Nat Arboretum 1

Beez Neez now Chy Whella
Big Bear and Pepe Millard
Fri 21 Apr 2017 22:37
The National Arboretum 
We packed the car, ate breakfast and set off from our B+B in Lichfield, just five miles away is the National Arboretum – a not to be missed memorial. Soon parked, we spent some time bimbling about the beautiful Visitor Centre.
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We took the little train around the park to see as many memorials as possible. That done we walked to the Armed Forces Memorial to pay our respects to Smudge (Joe’s friend who lost his life in Afghanistan. Joe served two six month tours, we are eternally thankful he came home, so many, like Smudge did not) and then we went to pay our respects at the Bastion Memorial (own blog).
The National Memorial Arboretum includes 150 acres of trees and memorials devoted to the concept of Remembrance. 50,000 trees have been planted and as each tree matures it will provide a variety of woodland areas and open grass spaces.

The aim of this living memorial is to offer families and friends of those who have made the ultimate sacrifice for their country a green and pleasant land to remember their loved ones.

The National Memorial Arboretum was created in 1997 in the centre of England at Alrewas near Lichfield in Staffordshire. It is a living tribute to the personal sacrifices made by the armed and civil services of the United Kingdom.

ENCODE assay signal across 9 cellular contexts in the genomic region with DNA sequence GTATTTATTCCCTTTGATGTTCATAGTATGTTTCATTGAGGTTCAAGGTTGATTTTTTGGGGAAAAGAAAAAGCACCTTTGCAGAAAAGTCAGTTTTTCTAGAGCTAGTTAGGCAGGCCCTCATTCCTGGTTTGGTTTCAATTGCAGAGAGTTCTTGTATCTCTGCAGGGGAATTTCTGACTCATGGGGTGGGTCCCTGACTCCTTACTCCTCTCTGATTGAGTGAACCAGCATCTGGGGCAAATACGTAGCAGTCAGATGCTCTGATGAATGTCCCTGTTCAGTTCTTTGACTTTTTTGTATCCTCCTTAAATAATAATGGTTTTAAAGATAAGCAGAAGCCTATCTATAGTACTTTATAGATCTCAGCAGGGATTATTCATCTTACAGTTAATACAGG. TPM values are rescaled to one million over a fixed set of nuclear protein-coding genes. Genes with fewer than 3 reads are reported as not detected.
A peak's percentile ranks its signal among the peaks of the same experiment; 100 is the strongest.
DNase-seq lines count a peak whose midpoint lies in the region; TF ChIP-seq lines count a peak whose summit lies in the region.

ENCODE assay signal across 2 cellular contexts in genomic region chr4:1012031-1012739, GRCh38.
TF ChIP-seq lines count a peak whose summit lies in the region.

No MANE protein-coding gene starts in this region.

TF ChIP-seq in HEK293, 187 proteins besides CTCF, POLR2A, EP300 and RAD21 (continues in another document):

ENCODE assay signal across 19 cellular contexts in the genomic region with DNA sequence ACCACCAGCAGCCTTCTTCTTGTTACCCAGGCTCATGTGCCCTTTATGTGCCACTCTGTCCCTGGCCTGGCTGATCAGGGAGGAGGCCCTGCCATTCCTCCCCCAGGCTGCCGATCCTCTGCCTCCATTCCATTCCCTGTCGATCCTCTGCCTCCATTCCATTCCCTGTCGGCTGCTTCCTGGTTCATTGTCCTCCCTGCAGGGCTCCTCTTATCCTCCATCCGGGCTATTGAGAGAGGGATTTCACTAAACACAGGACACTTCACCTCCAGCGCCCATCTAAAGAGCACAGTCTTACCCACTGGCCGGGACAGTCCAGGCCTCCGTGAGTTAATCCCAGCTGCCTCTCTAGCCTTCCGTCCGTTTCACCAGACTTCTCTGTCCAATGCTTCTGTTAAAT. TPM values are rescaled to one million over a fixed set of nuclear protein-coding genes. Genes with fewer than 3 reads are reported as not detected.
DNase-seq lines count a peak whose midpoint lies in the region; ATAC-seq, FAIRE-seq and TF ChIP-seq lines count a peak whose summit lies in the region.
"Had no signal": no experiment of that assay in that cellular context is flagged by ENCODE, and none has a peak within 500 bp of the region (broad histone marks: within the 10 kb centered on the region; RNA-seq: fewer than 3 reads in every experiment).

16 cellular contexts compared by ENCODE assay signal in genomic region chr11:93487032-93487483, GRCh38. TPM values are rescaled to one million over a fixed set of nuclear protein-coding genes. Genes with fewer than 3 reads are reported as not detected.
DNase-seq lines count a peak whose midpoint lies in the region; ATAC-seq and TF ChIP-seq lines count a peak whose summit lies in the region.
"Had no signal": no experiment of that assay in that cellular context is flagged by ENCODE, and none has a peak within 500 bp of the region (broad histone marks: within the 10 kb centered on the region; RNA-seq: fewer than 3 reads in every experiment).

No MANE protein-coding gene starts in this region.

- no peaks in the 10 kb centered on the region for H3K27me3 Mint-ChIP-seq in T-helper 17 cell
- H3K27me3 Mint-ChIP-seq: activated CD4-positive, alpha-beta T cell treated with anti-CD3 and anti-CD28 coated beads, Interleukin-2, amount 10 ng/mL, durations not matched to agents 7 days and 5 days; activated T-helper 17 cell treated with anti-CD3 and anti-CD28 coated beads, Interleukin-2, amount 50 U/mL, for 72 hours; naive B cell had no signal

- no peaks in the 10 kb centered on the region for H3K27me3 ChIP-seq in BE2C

The rivers Tame and Trent flow through the site and there is an abundance of birdlife and wildlife to be seen, especially in the meadows and on the rivers.





The Polar Bear Association Memorial was the first monument and sculpture to be erected at the National Memorial Arboretum. It is a tribute to the 49th Infantry West Riding Division and was dedicated on 7th of June 1998. In the Second World War they were stationed in Iceland and because they were snowed in under 20 feet (6.1 m) of snow for most of the campaign, their commanding officer called the men ‘his Polar Bears’ and the polar bear on a block of ice was soon adopted as their mascot and shoulder flash. Made from yellow hardwood, the bear is 9 feet long (2.7 m) and 5 feet high (1.5 m) and weighs 2.5 tonnes; he was created by the Essex Woodcarvers and took six men a year to carve. Inside the bear is a capsule containing the names of the members of the 49th Division who died, together with relevant letters and documents. Now for some of the memorials we saw in two blogs.





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